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UtterAccess Forums _ Access Tables + Relationships _ How's My Relationships Diagram Looking?

Posted by: Art_Of_War Dec 7 2017, 04:13 AM

Preamble

Hi all, I am designing an Orders and Accounts database for a client who owns a music store. Today he had a look at my database and gave me the feedback I needed to restructure it a little bit to accommodate a Supplier table.

ER Diagram

Here's the Relationships diagram:



Let me know what you think, it works well in practice (I've designed all my forms and reports) but there could be a few things I'm missing.

Questions...

For example, will my client need the Supplier details to be a) all-inclusive (of address, city, state etc.) or b) simple (e.g. just the Supplier name, phone, mobile and email)? I get the sense that he wants the latter, and perhaps, if that is so, I can cut down the Client table so that it only contains the bare minimum of fields, i.e. FName, LName, and Phone/Mobile. He hasn't specified whether he will want to manually enter all the Client details into the database, including Address, City, State, Postcode, Phone, Mobile, Email, and again he comes across as wanting to enter the bare minimum of data into this database for it to run smoothly and do what he needs it to do:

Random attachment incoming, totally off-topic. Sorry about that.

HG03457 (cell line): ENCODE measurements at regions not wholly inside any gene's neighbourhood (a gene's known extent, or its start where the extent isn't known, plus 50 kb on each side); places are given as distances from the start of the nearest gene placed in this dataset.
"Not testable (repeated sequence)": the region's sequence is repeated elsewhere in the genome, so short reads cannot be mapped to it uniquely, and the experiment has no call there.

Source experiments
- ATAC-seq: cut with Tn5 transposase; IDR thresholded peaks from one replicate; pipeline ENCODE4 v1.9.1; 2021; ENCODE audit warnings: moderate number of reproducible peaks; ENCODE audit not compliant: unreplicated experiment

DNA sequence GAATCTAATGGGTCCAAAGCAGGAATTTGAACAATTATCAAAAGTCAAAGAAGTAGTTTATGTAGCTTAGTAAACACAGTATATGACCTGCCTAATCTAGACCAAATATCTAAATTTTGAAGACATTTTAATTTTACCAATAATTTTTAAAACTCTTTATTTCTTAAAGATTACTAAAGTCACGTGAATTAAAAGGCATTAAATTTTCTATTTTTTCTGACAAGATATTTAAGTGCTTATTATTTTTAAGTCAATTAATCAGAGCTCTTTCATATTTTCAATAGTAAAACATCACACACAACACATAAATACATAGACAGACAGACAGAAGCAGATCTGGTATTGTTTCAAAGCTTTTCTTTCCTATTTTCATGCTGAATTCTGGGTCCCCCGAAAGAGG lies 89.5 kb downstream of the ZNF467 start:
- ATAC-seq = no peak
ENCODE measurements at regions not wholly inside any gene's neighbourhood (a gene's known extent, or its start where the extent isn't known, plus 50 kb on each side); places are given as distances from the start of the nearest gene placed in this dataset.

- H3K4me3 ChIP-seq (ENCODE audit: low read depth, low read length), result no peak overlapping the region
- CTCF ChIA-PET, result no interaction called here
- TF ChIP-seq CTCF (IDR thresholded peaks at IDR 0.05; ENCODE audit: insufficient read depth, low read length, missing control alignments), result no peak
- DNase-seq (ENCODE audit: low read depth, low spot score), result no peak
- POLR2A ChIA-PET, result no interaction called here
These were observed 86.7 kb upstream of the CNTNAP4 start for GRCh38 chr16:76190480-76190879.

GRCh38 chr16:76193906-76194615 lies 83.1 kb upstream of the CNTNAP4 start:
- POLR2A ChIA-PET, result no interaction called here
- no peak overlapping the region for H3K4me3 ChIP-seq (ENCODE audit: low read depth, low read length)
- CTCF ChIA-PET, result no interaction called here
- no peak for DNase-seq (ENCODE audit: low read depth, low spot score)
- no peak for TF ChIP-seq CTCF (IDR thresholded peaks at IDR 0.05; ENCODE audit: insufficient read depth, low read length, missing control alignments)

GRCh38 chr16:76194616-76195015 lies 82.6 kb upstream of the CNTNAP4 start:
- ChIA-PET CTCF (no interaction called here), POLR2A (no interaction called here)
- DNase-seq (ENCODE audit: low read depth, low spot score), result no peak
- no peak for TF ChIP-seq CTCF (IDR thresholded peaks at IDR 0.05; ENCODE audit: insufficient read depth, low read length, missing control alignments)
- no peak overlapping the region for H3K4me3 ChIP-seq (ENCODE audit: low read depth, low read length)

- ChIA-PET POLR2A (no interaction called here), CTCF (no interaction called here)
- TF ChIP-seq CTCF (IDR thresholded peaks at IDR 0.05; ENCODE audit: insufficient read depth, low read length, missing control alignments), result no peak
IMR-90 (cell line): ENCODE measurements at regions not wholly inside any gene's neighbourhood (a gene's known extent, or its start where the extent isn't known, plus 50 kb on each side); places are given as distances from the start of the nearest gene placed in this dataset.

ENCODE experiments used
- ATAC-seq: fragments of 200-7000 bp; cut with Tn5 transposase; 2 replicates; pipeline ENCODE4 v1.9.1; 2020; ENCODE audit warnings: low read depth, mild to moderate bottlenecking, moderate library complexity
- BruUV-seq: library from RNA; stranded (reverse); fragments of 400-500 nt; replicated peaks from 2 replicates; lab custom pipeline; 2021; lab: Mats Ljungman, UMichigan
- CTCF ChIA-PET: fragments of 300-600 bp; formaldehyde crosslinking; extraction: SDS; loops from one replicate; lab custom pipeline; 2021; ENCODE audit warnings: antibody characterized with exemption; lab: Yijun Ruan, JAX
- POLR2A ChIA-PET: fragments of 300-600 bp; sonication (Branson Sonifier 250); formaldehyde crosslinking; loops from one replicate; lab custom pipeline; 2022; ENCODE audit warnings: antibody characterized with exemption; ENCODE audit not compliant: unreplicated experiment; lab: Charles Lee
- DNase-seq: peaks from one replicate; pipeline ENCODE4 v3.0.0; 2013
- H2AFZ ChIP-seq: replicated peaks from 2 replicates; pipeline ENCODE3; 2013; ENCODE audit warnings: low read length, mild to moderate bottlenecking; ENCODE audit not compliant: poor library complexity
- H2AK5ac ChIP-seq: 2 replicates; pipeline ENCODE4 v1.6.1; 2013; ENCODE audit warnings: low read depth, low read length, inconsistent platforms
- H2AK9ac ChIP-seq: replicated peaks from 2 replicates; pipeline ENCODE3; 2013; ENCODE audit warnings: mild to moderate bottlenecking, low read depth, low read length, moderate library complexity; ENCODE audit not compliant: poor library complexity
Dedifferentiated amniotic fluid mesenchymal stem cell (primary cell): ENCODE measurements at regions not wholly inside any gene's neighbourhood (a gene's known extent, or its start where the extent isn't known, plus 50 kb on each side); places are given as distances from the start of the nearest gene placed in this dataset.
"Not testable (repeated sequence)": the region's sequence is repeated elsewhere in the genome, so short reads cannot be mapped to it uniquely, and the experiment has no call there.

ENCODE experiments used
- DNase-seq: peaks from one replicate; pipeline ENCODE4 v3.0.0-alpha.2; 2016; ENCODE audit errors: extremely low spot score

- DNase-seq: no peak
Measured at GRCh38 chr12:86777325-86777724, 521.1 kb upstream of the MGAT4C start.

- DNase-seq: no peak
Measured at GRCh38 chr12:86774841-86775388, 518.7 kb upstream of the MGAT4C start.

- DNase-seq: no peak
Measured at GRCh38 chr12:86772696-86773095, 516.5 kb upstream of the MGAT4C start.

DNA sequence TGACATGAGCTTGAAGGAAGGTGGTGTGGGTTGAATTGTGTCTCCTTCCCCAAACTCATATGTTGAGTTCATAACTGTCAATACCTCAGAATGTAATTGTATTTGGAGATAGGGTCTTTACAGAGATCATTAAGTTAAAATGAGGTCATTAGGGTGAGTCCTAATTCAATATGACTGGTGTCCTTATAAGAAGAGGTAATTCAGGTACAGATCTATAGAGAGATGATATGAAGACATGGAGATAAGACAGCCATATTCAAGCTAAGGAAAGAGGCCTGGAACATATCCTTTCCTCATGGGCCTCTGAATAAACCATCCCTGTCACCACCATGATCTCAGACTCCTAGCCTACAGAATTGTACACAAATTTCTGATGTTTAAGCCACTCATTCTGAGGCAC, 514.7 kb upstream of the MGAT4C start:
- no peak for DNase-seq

The Crunch

a) place Orders from Suppliers, and
b) keep Accounts for Clients.

Kind regards,
Art_Of_War.

Posted by: Jeff B. Dec 7 2017, 08:38 AM

Maybe I just missed it -- you appear to have products that come from suppliers, and customers who have accounts. Where do you model what products customers buy?

Posted by: mike60smart Dec 7 2017, 08:45 AM

Hi

I agree with Jeff

A Customer/Client will Order a number of Items/Products

Items/Products are supplied by a Supplier


Posted by: Art_Of_War Dec 7 2017, 08:46 AM

No need, that's done in person at the cash register... my client just needs to be able to keep track electronically of what he does on paper, namely, (painstakingly long) Order forms, and Accounts for people who, say, borrow money or put down deposits on musical instruments or what-have-you. It's going to help him out a lot.

If he asks me to implement further functionality that will involve adjusting my relationships, then I'll go right ahead and maybe consult you guys further, but at the moment it seems like it's not really a requirement at all.

Just need to sharpen my VBA skills now, they leave a lot to be desired.

Posted by: GroverParkGeorge Dec 7 2017, 08:53 AM

"No need, that's done in person at the cash register..."

So, you're saying that there is no need to track sales of products in this database? That would mean, I guess, the inventory is just going to continue to grow indefinitely because new orders are received from suppliers, but no sales against those products are ever going to be recorded?

An ever-growing inventory is probably NOT what the client would expect, IMO. Maybe you need to invest more time understanding the purpose and use of this database so there are fewer surprises along the way.

Posted by: doctor9 Dec 7 2017, 09:53 AM

Art_Of_War,

Just a minor quibble with the Orders-specific tables - under tblProduct, you have "Article" as the field that describes the thing that the table is a collection of. Why not "Product" instead, for more consistency? (Or tblArticles?)

Without knowing more about the business, it's also interesting that there is no cost associated with orders. There's a quantity, but no price, which I would think would be important. Is this just an inventory database, or will you need to track how much is spent on orders as well?